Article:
Occupational Therapy (OT)
A special therapy that uses work, play and ordinary daily activities to help people become more independent and develop skills to help them live more satisfying lives.

Olmstead Decision
Supreme Court decision affirming the right of individuals with disabilities to live in their community.

Result or end point of care or status achieved by a defined point following delivery of services.

Physical Therapist (PT)
Therapist who works with an individual, generally through exercise, to improve movement patterns.

Program Manager
An employee who is responsible for overseeing designated programs, the individuals receiving services from those programs, and compliance with regulations.

Quality Assurance
An organized set of activities intended to systematically ensure safety of people receiving services and to encourage performance improvements.

Quality of Life
The assessment of an individual’s meaningful relationships and activities from the individual’s point of view.

Residential Services
Various living options where services and individual supports can be provided for people who are unable to live independently.

  • Group homes –individuals share a home with no more than three other residents and receives services from staff that is on-site 24-hours a day.
  • Supervised apartments –individual lives alone or with a roommate in an apartment that is leased or owned by a provider agency, which also employs staff that is available to serve the individual 24-hours a day.
  • Supportive Housing –individual leases his or her own apartment and receives services on an as-needed basis either in person or through phone contact up to a total of 24 hours a day, seven days a week.
  • Community Care Home –individual lives as part of the family of a caretaker and receives assistance from that person and/or from an agency on a routine basis. Respite Respite provides family caregivers with a short period of rest or relief by arranging alternate care-giving for the family member with a developmental disability. 
  • Respite also can be provided when the family caregiver is temporarily absent or disabled for any reason, such as for a short period of hospitalization Seizure Unusual muscular or behavioral activity caused by abnormal brain impulses without purpose. Self-determination Activities which promote or allow for consumer choice and the ability of a consumer or family to use principles of freedom, authority, support and responsibility.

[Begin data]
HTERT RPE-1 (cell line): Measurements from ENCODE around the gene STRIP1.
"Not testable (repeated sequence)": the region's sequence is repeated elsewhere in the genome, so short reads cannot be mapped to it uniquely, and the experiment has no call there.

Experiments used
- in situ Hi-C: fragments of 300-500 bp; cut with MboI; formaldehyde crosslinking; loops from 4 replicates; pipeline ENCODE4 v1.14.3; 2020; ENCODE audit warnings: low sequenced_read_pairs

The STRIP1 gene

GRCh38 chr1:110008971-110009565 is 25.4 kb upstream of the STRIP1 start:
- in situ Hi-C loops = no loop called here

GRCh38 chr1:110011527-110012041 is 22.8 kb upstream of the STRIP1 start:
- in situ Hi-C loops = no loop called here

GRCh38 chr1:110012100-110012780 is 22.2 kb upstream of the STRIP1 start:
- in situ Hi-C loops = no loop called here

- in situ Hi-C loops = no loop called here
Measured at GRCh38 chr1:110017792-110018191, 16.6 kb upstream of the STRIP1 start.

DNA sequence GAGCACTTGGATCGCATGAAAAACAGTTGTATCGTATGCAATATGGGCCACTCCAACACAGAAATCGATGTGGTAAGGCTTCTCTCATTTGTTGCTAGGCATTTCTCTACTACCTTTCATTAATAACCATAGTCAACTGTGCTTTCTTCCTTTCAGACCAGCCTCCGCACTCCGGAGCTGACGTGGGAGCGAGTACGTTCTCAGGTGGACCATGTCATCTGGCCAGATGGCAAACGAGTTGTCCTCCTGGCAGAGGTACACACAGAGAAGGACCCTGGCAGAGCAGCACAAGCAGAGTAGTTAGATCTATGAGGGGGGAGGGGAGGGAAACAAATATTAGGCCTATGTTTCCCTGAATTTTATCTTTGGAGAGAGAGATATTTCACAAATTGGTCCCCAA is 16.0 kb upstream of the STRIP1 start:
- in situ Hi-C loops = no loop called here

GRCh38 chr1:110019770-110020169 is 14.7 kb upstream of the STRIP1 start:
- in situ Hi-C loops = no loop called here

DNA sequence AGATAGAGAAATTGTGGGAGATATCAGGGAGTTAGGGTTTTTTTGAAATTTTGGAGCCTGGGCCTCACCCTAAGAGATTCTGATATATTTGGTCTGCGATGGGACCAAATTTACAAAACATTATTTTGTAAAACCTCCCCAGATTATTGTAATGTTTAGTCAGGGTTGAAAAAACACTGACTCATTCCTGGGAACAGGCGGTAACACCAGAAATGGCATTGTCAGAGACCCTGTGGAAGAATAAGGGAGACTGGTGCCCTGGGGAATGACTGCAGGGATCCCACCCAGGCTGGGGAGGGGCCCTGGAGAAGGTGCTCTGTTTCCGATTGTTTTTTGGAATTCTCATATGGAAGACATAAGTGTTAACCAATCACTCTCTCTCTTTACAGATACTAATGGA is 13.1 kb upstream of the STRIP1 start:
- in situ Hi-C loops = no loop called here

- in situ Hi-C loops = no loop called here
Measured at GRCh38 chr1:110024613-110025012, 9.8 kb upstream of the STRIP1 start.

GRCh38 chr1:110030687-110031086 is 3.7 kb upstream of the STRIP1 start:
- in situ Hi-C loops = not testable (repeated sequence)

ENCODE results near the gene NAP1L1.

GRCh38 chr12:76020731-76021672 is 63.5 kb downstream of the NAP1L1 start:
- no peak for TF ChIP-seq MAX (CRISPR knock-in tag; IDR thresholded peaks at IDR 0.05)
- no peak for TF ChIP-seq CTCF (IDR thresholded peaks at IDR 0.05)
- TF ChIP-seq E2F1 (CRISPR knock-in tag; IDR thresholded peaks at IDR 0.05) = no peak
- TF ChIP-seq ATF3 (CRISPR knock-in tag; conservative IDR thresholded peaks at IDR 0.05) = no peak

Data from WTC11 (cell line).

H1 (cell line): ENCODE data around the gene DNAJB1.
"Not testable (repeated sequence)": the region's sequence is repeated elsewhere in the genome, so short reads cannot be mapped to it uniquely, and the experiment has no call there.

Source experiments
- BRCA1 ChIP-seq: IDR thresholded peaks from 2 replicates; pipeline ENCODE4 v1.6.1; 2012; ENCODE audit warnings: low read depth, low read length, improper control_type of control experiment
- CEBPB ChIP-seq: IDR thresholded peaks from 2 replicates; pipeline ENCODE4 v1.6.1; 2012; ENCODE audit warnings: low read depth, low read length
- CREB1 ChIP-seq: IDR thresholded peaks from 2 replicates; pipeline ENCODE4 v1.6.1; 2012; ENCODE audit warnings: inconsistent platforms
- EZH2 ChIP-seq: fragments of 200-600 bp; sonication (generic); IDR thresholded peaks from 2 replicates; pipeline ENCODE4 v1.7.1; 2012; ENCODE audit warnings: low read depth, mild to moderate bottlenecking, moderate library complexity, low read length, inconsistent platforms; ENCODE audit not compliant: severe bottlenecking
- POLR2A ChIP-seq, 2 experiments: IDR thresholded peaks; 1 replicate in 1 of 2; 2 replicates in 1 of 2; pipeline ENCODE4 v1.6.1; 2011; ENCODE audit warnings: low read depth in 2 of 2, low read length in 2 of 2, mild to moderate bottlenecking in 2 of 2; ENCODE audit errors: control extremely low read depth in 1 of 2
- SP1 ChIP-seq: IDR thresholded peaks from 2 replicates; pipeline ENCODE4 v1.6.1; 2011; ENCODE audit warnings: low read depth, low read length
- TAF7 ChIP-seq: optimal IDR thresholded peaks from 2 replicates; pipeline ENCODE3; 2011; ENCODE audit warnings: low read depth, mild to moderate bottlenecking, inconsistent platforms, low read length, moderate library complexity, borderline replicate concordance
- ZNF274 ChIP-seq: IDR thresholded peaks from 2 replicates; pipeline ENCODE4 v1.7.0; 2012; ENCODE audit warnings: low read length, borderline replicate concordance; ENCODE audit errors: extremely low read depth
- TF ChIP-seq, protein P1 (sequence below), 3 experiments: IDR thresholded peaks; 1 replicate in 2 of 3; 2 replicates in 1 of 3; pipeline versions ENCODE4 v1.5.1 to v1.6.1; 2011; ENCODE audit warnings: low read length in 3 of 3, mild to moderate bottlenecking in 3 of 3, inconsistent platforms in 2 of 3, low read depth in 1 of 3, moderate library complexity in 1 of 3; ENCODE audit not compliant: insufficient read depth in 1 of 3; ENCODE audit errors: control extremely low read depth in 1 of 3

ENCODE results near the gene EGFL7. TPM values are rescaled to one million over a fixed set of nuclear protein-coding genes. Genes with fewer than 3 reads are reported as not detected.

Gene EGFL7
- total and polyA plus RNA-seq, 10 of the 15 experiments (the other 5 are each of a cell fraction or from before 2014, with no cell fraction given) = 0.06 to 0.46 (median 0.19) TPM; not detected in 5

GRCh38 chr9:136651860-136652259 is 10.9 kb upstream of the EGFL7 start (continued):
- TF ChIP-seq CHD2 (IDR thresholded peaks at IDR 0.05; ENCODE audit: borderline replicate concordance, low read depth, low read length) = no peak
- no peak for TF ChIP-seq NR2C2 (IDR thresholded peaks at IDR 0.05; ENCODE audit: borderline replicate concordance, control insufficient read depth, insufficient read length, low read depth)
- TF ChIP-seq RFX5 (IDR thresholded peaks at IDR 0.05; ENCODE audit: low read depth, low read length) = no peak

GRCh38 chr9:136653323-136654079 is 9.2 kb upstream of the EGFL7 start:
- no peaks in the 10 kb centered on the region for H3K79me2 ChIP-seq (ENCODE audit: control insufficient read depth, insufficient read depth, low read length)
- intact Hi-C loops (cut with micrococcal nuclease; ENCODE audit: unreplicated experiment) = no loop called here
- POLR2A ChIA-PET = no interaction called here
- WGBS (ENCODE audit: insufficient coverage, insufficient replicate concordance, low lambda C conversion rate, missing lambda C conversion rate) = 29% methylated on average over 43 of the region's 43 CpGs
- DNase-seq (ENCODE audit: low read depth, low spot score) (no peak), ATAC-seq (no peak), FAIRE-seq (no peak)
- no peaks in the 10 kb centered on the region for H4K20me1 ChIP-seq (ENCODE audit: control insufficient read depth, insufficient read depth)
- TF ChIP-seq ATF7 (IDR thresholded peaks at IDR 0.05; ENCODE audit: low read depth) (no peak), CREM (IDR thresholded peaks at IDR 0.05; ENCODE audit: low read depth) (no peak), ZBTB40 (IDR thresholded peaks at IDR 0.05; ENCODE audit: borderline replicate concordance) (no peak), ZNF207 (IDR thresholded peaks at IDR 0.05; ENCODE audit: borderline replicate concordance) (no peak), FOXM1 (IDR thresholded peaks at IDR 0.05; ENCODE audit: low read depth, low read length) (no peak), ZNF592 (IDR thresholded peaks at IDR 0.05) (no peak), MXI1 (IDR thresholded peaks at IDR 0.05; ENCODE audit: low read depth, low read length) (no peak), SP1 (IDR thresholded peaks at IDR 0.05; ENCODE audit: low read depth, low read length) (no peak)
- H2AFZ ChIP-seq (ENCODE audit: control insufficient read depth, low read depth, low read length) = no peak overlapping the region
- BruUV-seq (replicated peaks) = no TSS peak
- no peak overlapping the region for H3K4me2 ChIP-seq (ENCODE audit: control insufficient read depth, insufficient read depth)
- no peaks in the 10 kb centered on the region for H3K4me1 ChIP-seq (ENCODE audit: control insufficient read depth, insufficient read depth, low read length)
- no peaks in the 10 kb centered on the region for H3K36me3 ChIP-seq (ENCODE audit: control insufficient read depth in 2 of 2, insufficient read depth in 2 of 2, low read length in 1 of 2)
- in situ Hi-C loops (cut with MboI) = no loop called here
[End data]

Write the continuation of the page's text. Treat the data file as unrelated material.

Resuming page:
Supported Living Services
Provides services and supports tailored to the needs of the individual living in his or her own home or family home.

The process whereby an individual acquires the knowledge, values, facility with language, social skills and social sensitivity that enables him or her to become integrated into and behave adaptively within a society.

Supported Employment
Paid employment for adults with developmental disabilities who, without long-term support, are not likely to succeed in a regular job.

Supervised Apartment
A residential service in which people with disabilities live in apartments and are monitored by staff who provide up to 24 hour supports.

Supportive Living
A residential service in which people live in apartments without live-in supervision but are offered needed services and on-call assistance.

Team Meeting
A meeting that includes all parties working with or having an interest in an individual’s services and supports.

An approach to intervention which is based on the premise that one person can perform the roles of professionals by providing services to the consumer under the on-going guidance of the individuals from the other disciplines involved. Representatives of various disciplines work together to develop the plan, but only one or two members actually provide the services.

Transition Services
A coordinated set of activities for a student, designed within an outcome-oriented process, which promotes movement from school to post-school activities including post-secondary education, vocational training and education, integrated employment, continuing and adult education, adult services, independent living and community services.

Transitional Individualized Habilitation Plan (IHP)
An IHP written at least 30 days prior to transferring a person to a new living situation including a description of how the move will be handled.

Vocational Assessment
Identifies the individual's strengths, skills, interests, abilities and rehabilitation needs. Accomplished through on-site situational assessments at local businesses and in community settings.

Source: Adapted from State of New Jersey Department of Human Services, American Association on Intellectual and Developmental Disabilities (AAIDD), Developmental Disabilities Resource Center